Posts Tagged 'Harrisburg'

Pennsylvania Snapshot

This is the Pennsylvania I’ve seen through my camera lens in recent years. Is it the Pennsylvania you know?

All across PA. 2011 through 2012

All across PA. 2011 through 2012


The rogue anthropology adventures continue. I have moved to Duncannon, PA, which is across the Susquehanna and 25 minutes north of Harrisburg.

Duncannon is in Perry County, a primarily rural area that is still in commuting distance to Harrisburg but feels worlds away from our previous neighborhood, the very urban South Allison Hill. There’s more to be said about both locations, but I’m still processing the Hill and just getting to know Duncannon, so stay tuned.

My jobs are also in flux as I begin to freelance for a different newspaper and the Head Start school year ends. (If you know of writing or education job openings let me know!) It’s been hard to think coherently enough to write blog posts with so much transition, so hopefully things will calm down in a few weeks and I can begin to write more.

In the meantime, I’ve been more active on Twitter, so you can follow me there! @rogueanthro

On the Susquehanna River

The Susquehanna River has been a backdrop to much of my life in the past year. It was down the street while I explored Wilkes-Barre last summer; it’s along my path as I write about goings-on in Columbia, and it’s a mile away as I live and work in Harrisburg.

So I didn’t have a hard time finding a photo to enter in the Susquehanna Greenway Partnership’s “Treasured Towns and Landscapes” contest for images from the Susquehanna or towns along it. And last week I found out that my photo won second place in the towns category! It’ll be part of a traveling exhibit that starts in Williamsport in May. The exhibit will come to Harrisburg in November and Marietta in December, so if you’re in Central PA you should check it out!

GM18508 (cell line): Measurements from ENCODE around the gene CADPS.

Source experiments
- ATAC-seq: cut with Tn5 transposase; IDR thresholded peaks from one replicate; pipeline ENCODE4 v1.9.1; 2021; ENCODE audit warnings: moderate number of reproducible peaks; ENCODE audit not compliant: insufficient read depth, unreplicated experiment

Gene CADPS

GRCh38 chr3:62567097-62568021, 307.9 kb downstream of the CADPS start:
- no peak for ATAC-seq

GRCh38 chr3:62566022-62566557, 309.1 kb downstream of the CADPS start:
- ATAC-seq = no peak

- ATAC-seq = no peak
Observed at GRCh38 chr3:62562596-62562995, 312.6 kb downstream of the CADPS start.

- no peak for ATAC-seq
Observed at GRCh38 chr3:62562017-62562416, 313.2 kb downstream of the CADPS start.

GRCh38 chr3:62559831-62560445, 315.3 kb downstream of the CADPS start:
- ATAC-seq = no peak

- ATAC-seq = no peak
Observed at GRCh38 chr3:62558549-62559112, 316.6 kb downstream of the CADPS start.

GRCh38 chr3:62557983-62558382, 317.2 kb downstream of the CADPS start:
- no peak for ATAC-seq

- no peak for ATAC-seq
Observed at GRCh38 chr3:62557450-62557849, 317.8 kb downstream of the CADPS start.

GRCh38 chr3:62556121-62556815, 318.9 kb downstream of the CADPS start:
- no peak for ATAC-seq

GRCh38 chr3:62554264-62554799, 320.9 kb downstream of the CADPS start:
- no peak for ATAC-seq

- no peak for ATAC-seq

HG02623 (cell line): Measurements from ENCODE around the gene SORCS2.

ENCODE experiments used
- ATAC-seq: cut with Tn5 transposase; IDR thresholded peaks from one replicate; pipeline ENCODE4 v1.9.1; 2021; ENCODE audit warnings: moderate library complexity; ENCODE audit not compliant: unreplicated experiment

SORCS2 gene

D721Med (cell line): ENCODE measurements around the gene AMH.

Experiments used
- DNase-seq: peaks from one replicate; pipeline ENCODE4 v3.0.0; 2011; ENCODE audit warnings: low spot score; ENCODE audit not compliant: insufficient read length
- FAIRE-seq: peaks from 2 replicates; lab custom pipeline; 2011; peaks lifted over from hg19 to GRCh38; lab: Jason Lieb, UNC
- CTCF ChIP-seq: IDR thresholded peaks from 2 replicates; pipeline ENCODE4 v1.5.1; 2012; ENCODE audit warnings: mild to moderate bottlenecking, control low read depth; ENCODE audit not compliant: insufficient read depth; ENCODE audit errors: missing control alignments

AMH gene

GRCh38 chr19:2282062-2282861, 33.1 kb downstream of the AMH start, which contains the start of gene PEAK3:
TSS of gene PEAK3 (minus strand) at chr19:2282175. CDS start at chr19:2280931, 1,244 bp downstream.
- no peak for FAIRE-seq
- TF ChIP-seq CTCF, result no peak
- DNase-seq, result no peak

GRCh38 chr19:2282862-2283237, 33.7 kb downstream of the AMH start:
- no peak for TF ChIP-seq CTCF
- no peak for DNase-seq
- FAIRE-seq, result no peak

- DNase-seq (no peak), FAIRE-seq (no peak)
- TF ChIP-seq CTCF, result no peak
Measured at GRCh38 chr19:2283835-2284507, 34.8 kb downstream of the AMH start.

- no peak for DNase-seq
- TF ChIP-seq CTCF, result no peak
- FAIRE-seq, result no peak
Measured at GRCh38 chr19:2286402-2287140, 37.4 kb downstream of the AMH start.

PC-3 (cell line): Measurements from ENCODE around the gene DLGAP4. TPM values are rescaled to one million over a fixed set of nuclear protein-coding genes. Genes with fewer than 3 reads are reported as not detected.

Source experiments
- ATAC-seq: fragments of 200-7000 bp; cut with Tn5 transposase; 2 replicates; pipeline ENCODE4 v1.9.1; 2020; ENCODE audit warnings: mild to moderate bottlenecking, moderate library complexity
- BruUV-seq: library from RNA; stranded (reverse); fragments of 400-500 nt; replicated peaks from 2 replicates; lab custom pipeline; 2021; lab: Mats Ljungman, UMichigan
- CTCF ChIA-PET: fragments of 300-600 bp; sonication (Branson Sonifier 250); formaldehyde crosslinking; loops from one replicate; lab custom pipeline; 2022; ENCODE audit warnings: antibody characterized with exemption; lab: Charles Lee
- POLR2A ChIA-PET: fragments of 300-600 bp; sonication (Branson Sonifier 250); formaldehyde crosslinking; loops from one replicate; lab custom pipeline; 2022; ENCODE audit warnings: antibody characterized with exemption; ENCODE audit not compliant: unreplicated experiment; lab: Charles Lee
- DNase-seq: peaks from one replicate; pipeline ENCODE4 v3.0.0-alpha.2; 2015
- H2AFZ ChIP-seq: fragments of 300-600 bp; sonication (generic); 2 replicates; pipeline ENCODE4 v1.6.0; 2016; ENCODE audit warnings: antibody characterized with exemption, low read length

Below is my winning photo, “Good night, bazaar.”

Good night, bazaar.

St. Nicholas Parish Bazaar, Wilkes-Barre. July 2011

Sunday Morning in Harrisburg

This morning I walked the 0.9 miles from my apartment to Harrisburg’s Unitarian Universalist church on Market Street. I wove my path around discarded mattresses and couches on the sidewalks, observing sunken rooftops and wondering if the broken and boarded windows outnumbered in-tact ones. I mentally drafted my next Friday 5 post on similarities between my neighborhood in Harrisburg and the “Third World” countries I’ve lived in.

I arrived at the church and was welcomed by the pastor, who once irritated me with a trite sermon about this being a middle-class congregation. I don’t attend regularly, but from what I’ve seen most of the members are middle-aged or older and probably don’t come near Market Street for any reason other than church.

Twenty minutes into the morning service, the pastor—who had been sitting in the pews with a woman whispering in his ear—rose and told us that a shooting had just taken place on the street in front of the church. (I hadn’t heard a gunshot or sirens.) The police had advised that we continue the service.

When the “music for the soul”-themed service ended, we were told to exit through the back kitchen door so we wouldn’t flood the crime scene. “That’s something you should never hear at church,” a woman behind me said.

To me, that comment showed a limited vision of the significance of the shooting that had just happened. What we had just heard about was something you shouldn’t hear about not just in church, but anywhere–because it shouldn’t happen.

Since the time the announcement was made, I’d been thinking about which way to walk home, the possibility that people involved could be related to my Head Start students, and the fact that besides getting to and from church, hundreds of people live and work in this neighborhood every day.

That means every day watching over your shoulder. Every day wondering who might get shot next. It means that every day, for we who cannot insulate ourselves in SUV’s and gated communities, violence and insecurity are not abnormal blips on the radar, but lived experiences carried deep within our skin and bones.

Two Capitals

Something similar about where I live in Harrisburg and where I stayed in Phoenix last month is that an interstate is only 1/4 mile away from either spot. They snake all around Harrisburg, making it necessary to get on the interstate just to go to the grocery store. I’m not used to highways being such a major feature of cities.